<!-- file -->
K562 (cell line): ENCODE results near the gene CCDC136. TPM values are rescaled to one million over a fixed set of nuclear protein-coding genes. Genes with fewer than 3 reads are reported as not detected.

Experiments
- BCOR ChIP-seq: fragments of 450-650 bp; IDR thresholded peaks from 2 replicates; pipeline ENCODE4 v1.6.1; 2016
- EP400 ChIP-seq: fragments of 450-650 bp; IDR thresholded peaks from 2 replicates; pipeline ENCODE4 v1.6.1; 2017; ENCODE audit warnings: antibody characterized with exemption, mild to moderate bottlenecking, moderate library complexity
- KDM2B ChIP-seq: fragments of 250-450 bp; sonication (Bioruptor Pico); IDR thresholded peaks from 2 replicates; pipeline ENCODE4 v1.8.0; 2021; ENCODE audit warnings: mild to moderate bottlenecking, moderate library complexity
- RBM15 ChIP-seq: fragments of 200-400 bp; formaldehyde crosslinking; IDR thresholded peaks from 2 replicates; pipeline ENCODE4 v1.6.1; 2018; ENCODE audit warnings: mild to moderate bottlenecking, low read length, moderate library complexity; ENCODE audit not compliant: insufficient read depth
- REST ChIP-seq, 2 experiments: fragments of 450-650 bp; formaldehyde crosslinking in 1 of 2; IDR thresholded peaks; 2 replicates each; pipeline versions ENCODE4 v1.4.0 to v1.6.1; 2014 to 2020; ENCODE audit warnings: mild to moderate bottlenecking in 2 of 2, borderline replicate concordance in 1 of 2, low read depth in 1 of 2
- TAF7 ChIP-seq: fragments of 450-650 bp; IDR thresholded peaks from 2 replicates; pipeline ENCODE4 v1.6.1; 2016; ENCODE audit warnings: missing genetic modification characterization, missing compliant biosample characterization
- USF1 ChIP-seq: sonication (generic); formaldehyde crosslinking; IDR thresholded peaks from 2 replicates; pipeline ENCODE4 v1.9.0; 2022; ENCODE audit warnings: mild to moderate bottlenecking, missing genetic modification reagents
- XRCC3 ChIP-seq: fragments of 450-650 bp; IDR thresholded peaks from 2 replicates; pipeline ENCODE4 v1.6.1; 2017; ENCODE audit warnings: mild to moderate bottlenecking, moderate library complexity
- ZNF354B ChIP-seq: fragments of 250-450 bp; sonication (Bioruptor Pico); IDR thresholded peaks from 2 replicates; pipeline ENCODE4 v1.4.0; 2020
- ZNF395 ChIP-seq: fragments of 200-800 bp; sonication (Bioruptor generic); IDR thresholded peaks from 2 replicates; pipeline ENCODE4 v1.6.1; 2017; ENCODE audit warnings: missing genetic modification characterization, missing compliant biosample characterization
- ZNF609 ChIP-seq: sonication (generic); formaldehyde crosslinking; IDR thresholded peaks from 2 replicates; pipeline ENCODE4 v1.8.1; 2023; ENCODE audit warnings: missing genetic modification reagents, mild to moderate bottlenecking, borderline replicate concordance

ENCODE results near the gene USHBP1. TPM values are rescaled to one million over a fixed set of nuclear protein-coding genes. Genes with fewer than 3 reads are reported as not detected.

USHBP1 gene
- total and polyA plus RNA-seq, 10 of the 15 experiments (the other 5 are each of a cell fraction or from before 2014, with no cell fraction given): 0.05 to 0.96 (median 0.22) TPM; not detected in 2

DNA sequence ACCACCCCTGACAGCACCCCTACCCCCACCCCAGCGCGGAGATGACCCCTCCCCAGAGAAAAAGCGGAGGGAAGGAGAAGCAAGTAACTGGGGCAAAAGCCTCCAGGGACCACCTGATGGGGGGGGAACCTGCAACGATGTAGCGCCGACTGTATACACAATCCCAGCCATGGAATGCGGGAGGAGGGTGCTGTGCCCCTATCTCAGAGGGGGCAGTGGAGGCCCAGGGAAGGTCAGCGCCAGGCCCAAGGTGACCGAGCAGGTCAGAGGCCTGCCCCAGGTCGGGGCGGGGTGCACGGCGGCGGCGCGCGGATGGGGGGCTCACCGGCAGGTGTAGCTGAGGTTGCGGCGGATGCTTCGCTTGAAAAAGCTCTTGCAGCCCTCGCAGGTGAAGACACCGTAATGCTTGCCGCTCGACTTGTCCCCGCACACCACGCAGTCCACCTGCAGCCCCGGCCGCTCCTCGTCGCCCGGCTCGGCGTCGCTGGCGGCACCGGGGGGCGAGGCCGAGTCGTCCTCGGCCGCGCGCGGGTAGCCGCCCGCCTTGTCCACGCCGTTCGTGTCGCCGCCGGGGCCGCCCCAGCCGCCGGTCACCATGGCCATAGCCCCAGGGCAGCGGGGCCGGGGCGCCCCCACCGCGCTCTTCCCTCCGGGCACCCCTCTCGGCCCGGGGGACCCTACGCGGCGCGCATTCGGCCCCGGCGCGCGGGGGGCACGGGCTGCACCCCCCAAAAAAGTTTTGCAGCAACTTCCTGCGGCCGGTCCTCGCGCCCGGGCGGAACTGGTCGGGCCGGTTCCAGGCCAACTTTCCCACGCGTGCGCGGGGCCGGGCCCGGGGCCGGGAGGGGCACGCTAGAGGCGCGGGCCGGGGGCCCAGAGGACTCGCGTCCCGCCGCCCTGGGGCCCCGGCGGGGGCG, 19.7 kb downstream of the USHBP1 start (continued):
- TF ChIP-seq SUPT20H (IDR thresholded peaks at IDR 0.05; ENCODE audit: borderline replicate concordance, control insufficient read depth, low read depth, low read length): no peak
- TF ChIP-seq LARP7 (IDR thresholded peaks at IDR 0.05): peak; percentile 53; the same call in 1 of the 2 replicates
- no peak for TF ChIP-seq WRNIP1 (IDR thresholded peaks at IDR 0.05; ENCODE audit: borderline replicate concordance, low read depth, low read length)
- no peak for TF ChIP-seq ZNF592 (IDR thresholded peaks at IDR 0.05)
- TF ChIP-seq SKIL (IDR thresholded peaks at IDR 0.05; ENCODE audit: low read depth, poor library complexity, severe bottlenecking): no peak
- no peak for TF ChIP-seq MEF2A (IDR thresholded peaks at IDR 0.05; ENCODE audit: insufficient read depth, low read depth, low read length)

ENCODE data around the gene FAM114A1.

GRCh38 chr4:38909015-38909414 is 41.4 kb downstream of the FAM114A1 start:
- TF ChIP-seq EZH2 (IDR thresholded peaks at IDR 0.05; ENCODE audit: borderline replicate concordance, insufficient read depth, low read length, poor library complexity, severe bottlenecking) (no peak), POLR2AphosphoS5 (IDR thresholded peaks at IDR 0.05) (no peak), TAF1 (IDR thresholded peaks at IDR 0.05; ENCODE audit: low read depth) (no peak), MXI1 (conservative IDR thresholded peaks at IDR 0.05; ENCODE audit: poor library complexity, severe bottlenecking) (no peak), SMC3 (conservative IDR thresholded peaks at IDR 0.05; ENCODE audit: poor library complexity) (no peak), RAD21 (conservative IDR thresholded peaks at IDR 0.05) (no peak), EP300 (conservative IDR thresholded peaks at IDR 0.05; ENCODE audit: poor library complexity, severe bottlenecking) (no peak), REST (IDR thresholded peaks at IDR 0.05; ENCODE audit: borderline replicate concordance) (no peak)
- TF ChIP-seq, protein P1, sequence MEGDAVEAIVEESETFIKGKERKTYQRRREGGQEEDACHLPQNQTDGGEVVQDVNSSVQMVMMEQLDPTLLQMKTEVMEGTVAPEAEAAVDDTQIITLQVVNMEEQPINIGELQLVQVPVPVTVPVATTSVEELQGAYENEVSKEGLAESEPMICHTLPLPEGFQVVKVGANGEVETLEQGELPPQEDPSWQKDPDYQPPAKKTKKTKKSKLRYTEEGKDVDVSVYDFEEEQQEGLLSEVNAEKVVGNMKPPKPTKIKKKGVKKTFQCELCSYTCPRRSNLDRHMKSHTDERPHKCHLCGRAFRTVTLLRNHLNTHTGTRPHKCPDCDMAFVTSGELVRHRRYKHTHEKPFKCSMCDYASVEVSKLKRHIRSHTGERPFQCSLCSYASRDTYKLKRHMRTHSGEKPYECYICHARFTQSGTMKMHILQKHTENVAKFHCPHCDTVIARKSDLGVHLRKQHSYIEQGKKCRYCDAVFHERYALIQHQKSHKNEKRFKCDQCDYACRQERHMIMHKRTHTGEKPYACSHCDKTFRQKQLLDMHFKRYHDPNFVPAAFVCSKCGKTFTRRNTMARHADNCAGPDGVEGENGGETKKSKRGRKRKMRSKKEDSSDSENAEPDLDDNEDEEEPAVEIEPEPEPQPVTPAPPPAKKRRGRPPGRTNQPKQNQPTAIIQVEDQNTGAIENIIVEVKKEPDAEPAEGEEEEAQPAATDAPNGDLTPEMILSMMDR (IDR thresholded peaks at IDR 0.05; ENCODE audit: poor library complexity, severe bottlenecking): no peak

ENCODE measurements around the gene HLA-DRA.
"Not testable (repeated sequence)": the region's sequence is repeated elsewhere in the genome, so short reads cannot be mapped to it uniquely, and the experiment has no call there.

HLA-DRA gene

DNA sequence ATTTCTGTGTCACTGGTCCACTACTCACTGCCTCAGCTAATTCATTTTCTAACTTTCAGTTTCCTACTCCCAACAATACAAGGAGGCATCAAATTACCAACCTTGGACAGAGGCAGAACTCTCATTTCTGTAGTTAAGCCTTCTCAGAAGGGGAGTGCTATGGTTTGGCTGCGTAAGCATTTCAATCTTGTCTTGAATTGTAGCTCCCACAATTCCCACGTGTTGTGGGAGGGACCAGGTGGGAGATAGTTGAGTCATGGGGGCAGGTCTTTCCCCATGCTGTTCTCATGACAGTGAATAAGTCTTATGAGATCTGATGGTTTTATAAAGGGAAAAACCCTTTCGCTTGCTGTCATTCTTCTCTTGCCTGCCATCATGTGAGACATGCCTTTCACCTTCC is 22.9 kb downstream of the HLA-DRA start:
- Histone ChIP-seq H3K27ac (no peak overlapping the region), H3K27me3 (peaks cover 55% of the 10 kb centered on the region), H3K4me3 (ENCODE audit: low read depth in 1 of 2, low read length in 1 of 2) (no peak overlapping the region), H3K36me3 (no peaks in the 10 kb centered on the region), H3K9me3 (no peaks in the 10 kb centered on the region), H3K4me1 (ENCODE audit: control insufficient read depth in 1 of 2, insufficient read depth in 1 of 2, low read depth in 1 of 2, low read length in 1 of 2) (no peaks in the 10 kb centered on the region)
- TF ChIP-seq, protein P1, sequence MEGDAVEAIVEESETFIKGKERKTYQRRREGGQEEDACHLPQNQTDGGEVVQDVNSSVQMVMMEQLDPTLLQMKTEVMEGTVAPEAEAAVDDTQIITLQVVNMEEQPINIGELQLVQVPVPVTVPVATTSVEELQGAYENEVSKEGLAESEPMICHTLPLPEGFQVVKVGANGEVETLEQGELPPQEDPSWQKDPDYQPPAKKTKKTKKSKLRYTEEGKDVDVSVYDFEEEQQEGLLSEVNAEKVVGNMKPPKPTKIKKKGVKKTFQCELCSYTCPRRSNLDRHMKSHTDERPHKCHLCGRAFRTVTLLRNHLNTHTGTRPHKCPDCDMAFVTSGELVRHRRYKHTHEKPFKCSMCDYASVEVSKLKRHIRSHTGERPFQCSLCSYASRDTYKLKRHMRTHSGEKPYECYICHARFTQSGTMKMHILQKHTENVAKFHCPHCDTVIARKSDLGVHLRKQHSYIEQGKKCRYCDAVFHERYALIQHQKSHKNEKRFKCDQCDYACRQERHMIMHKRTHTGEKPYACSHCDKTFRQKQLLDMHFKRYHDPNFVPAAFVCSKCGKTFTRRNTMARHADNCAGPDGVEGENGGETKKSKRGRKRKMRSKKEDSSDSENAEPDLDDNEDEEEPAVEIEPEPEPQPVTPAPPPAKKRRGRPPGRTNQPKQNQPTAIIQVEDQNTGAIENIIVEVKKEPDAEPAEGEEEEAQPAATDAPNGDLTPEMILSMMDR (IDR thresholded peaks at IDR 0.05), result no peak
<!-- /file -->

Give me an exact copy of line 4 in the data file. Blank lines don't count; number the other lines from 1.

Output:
- EP400 ChIP-seq: fragments of 450-650 bp; IDR thresholded peaks from 2 replicates; pipeline ENCODE4 v1.6.1; 2017; ENCODE audit warnings: antibody characterized with exemption, mild to moderate bottlenecking, moderate library complexity